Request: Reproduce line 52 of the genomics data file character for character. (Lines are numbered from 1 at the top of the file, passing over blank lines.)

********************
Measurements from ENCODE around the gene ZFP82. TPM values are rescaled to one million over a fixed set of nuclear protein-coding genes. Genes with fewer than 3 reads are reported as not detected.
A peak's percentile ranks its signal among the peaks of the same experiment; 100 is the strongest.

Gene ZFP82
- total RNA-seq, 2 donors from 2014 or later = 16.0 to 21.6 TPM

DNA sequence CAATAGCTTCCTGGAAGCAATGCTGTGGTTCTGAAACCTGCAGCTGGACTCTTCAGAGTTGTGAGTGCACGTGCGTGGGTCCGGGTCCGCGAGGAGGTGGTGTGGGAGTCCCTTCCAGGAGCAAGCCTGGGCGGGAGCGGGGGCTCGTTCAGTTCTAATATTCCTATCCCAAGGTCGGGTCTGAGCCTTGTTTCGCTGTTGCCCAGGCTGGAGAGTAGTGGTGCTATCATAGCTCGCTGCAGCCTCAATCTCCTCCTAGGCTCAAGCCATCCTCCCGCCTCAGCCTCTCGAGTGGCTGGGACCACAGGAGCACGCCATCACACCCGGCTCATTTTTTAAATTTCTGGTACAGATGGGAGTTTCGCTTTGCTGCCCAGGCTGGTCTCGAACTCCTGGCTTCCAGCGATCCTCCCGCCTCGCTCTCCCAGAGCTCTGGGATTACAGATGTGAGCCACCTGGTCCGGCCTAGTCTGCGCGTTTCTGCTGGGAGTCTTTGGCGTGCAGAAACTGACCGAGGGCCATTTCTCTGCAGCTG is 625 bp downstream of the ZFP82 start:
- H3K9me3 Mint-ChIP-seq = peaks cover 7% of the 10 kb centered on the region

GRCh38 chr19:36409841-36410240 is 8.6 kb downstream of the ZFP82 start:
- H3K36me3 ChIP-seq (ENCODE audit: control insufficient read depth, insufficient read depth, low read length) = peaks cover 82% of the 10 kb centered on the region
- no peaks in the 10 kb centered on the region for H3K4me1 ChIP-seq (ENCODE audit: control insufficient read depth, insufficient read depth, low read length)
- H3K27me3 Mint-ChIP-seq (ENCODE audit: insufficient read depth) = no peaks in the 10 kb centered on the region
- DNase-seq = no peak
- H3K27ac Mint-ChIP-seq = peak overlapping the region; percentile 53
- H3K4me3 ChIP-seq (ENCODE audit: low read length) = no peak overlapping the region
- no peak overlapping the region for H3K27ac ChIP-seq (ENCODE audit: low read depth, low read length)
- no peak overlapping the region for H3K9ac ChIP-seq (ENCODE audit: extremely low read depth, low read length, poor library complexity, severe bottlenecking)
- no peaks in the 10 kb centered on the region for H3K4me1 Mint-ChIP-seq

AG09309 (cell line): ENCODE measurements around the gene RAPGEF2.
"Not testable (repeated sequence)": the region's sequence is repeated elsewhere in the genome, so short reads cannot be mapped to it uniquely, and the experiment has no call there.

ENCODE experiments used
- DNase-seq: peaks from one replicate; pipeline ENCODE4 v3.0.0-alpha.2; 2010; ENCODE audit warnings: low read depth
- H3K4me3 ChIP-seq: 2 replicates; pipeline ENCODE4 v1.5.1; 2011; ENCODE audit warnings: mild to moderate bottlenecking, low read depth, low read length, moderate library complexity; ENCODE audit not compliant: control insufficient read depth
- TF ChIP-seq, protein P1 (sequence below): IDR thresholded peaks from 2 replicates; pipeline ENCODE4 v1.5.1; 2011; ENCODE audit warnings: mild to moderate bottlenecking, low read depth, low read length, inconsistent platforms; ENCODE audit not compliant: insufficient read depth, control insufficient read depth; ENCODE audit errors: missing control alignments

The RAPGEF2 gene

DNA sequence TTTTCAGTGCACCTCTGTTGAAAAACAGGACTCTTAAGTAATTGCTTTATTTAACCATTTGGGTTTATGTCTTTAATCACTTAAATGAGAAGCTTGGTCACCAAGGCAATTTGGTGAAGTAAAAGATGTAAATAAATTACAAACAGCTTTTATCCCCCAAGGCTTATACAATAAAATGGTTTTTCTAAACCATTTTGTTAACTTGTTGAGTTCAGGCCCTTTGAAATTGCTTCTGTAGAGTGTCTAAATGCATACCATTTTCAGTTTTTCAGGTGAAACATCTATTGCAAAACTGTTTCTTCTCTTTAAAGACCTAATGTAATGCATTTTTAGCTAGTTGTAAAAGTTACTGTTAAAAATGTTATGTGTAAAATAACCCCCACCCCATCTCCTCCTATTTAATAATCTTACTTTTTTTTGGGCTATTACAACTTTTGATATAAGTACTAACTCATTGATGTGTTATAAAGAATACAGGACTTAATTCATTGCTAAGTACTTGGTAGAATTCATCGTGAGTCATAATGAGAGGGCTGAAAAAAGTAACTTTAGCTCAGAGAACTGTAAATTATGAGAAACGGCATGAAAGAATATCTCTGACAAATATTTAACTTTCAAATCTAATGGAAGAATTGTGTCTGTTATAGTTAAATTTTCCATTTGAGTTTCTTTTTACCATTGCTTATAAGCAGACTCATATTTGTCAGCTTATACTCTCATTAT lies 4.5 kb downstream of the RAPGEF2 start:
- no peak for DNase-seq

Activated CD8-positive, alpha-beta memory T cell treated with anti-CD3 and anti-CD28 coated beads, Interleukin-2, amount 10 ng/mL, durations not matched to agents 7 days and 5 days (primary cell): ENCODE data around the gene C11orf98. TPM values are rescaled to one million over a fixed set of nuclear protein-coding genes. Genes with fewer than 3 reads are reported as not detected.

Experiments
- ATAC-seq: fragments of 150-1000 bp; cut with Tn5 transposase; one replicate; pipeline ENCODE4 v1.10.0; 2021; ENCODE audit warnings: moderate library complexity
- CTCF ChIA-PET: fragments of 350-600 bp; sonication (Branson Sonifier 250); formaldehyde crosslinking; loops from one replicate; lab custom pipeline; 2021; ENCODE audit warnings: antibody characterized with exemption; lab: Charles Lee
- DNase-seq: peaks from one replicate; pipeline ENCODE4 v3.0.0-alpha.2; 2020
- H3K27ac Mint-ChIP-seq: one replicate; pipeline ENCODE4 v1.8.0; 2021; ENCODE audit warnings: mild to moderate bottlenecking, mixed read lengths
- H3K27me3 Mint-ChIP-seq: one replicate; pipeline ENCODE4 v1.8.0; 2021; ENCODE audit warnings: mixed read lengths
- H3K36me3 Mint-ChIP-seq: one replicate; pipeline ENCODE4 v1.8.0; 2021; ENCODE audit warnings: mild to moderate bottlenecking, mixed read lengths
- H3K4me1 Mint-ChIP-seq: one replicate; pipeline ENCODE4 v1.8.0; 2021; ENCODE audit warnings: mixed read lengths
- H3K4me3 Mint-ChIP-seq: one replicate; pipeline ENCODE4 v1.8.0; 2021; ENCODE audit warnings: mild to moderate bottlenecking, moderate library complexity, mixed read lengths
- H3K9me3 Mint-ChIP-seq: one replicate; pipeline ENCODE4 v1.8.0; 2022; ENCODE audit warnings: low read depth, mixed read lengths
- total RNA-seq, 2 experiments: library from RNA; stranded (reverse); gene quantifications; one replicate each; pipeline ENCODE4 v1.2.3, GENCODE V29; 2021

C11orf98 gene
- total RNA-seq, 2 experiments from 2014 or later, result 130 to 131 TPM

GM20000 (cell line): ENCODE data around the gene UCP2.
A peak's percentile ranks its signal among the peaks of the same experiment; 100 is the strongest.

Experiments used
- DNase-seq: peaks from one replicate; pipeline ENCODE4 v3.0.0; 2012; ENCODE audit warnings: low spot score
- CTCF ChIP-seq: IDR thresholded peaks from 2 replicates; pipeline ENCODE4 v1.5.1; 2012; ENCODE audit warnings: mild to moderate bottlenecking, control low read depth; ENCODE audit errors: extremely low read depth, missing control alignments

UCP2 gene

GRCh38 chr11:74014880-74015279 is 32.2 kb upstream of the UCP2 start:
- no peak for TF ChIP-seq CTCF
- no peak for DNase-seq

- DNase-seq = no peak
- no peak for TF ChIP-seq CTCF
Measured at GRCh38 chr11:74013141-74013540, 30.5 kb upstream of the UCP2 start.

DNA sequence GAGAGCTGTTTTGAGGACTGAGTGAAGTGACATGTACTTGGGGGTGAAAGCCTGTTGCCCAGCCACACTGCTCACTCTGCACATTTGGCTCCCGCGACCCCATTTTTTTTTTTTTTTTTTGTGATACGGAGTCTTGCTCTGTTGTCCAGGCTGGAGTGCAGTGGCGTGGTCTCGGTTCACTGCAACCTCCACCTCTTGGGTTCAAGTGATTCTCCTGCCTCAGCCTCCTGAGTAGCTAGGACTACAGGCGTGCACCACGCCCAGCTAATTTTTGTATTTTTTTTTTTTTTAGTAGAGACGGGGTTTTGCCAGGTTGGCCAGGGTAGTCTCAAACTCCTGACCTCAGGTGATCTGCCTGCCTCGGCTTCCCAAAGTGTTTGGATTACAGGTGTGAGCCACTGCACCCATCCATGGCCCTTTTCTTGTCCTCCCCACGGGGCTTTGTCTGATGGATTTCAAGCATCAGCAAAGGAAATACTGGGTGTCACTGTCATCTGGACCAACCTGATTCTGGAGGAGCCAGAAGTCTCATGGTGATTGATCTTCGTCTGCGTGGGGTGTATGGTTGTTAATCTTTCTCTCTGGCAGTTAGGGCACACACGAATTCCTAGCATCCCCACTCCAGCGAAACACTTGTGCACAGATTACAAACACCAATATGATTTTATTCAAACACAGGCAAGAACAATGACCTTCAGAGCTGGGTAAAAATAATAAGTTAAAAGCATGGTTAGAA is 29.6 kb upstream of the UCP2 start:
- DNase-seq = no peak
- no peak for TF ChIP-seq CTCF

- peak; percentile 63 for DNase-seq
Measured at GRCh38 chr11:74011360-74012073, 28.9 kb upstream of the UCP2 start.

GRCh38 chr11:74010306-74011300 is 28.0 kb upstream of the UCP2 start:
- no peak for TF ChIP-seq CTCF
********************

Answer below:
DNA sequence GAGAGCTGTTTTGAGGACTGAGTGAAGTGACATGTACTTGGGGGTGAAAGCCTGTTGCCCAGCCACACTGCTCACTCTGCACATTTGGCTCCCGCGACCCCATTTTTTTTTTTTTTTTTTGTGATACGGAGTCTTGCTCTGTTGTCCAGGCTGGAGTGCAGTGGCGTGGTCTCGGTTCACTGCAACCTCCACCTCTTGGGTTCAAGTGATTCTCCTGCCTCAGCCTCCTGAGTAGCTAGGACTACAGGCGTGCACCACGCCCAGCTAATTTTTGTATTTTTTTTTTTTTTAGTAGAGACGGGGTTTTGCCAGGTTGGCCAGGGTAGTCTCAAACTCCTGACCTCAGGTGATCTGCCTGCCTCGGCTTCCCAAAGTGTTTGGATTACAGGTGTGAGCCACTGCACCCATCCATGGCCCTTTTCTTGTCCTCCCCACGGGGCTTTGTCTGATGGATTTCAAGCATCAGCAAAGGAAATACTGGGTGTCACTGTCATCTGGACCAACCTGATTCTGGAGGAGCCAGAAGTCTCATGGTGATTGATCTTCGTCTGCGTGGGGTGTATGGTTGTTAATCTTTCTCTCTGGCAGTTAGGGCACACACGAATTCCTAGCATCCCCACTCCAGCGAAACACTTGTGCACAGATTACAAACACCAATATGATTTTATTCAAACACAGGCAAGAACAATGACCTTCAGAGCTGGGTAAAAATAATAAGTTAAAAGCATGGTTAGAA is 29.6 kb upstream of the UCP2 start: